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  13. spugm1r3

    spugm1r3 Gawd

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    I'm actually leaning towards agreeing. World leaders are akin to the captain of the ship. The captain is happy, the crew is happy; captain is nervous, crew is nervous; captain is bat-shit crazy, the crew goes bat-shit crazy.

    Bottom line for me, the captain must at all times give the impression of intention, of long-term stability, and of resolve to achieve that long-term goal. Being privy to their "deep thoughts while taking a poop at 2AM" mind does nothing to further those ends.
     
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  14. Master_shake_

    Master_shake_ [H]ardness Supreme

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    Then how would some people know what to be offended by?

    Won't someone think of the fee fees?
     
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  15. krotch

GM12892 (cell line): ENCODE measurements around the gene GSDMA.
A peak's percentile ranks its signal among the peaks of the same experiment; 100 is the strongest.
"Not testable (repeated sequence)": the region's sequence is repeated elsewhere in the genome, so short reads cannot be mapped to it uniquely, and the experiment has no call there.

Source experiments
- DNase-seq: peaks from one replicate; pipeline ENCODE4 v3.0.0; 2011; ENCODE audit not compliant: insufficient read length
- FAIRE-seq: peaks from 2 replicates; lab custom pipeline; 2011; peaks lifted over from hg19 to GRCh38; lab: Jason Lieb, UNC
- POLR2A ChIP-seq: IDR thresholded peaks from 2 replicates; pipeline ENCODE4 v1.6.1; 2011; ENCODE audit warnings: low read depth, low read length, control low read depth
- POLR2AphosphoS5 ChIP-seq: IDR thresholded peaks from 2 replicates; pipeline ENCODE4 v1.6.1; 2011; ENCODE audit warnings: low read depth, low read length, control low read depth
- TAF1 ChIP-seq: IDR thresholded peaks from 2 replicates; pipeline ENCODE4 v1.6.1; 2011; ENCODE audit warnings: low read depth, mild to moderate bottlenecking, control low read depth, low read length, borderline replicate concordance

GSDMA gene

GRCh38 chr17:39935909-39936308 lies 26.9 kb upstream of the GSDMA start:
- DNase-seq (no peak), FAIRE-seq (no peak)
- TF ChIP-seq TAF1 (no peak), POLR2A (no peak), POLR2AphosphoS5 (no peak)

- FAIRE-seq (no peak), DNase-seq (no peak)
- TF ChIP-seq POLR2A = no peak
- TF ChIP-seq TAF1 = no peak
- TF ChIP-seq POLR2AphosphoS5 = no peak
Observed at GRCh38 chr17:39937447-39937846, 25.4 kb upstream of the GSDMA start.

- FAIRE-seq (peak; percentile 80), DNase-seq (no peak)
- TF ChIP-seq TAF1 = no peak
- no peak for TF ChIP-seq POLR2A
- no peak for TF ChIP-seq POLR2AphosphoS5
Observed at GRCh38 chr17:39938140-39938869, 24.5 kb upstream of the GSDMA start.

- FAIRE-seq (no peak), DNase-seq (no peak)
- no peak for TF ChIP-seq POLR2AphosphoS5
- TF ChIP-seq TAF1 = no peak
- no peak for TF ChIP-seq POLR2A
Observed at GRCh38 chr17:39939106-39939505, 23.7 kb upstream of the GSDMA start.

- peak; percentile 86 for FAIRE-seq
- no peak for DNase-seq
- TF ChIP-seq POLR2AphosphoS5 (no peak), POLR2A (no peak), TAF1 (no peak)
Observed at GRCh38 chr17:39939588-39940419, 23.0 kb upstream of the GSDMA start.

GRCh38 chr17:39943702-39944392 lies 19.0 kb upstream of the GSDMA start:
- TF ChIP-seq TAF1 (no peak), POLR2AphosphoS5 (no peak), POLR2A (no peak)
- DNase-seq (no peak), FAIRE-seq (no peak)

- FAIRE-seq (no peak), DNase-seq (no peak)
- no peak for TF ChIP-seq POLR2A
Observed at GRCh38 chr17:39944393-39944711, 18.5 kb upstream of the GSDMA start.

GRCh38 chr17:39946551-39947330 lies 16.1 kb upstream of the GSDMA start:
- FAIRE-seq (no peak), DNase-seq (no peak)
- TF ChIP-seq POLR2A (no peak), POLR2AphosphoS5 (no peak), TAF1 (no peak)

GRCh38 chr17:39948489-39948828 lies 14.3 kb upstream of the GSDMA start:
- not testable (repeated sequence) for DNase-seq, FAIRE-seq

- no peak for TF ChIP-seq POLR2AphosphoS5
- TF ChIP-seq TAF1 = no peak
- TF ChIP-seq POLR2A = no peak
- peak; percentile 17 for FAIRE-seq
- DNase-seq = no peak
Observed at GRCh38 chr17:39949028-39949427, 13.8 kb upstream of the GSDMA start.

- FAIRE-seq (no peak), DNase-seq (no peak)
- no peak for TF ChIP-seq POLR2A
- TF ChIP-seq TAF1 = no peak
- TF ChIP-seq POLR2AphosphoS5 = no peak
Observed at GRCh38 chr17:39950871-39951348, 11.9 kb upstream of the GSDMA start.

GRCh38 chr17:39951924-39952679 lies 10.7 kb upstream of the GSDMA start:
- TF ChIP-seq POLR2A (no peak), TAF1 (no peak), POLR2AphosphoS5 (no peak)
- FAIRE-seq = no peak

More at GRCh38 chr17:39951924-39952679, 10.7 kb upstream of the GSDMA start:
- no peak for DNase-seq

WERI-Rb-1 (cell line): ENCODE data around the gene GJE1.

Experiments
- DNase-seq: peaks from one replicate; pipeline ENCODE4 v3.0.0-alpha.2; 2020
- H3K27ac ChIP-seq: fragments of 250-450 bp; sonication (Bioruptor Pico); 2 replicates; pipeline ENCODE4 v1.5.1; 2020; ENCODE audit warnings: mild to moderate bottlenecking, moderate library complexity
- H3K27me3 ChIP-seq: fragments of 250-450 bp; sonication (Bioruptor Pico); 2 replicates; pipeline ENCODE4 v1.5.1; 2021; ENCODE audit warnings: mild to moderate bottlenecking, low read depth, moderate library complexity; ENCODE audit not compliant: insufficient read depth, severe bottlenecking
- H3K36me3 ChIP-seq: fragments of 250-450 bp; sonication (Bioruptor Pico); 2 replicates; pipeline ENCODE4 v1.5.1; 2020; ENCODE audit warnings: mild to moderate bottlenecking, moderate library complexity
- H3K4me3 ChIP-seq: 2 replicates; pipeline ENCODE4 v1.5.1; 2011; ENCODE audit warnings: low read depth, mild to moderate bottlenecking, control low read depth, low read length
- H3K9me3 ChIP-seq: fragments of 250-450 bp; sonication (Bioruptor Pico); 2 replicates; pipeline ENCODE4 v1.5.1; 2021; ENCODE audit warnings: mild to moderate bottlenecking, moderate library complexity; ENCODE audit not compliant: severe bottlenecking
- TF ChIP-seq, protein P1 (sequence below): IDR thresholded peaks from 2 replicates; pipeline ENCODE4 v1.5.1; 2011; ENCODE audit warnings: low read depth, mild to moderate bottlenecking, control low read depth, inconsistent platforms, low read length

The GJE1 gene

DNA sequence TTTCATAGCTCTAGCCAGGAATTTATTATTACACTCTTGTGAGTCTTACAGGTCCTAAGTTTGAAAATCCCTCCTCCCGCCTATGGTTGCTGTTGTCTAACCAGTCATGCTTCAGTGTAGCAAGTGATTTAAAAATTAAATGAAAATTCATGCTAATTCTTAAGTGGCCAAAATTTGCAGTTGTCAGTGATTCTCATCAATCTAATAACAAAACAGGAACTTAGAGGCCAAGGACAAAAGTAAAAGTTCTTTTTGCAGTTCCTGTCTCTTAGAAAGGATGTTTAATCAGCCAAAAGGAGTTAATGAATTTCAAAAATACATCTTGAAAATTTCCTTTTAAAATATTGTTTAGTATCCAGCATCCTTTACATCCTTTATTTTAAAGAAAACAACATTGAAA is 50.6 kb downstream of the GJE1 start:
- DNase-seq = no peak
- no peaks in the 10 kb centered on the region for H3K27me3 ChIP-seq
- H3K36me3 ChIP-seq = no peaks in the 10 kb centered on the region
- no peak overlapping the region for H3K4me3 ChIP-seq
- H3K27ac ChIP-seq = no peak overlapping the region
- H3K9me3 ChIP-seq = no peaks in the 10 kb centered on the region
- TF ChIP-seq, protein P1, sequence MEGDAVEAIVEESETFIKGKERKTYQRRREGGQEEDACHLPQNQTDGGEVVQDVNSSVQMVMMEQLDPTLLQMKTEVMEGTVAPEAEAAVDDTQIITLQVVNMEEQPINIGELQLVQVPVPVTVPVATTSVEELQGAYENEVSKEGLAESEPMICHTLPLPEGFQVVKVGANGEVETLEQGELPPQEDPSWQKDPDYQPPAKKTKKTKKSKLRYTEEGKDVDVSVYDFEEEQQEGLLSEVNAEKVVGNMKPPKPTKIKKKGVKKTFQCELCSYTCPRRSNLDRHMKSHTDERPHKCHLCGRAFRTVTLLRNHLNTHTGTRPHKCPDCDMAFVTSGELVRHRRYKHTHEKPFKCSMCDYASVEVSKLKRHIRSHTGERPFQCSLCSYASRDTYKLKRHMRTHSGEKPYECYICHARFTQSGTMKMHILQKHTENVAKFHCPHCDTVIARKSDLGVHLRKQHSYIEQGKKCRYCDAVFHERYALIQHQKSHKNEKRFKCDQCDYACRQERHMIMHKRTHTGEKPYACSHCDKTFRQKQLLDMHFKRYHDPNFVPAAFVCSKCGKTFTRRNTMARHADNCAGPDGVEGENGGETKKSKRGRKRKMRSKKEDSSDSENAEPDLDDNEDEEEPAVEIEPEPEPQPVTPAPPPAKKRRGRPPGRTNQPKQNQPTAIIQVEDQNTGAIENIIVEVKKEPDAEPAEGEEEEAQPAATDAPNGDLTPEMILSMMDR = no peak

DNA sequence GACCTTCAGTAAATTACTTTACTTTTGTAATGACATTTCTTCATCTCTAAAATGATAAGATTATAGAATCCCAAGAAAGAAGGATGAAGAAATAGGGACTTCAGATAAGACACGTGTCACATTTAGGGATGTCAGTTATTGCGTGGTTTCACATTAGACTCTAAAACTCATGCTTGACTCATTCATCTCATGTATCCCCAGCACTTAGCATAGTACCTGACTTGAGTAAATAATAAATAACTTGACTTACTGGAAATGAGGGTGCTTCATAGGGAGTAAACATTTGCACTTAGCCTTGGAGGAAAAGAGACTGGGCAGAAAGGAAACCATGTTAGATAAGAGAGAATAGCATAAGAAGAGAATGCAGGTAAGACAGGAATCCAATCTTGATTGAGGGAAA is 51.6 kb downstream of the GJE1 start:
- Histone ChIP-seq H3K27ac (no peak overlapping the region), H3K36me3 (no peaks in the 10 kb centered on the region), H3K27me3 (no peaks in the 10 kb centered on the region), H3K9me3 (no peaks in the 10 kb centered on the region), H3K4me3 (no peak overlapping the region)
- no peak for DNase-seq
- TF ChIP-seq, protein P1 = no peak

krotch [H]ardness Supreme

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    I agree that world leaders are akin to a captain of a ship, but everything after that, not so much. You can have a happy captain and a pissed off crew. You can have a nervous captain and a normal crew. You can have a bat-shit crazy captain, and a normal crew. In a place where the crew has no power, they can mutiny. In places like the US, the crew has the power to override the captain.

    That's not to say that the captain won't freak out the other boats in the ocean though. Our captain is definitely doing that, but personally. I'm fine with that. It's time that we see how our world leaders are, unfiltered.
     
  16. Armenius

    Armenius [H]ardForum Junkie

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    Considering how much the media lies by omission, takes comments out of context, and must always give their own irrelevant analysis on things said: I am going to have to respectfully disagree with The Atlantic. It's not even just tweets. Let's not forget a certain fish feeding incident that happened in a west Asian island country late last year that had video evidence that went against the media narrative.
     
  17. Betaboy1983

    Betaboy1983 [H]ard|Gawd

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    lol Kyle. I just created a Twitter account last week because my son's teacher at school uses it to share pictures from the classroom and various school projects. Had it not been for that E-mail, I'd still be Twitless, er Tweeterdumb, er, something like that.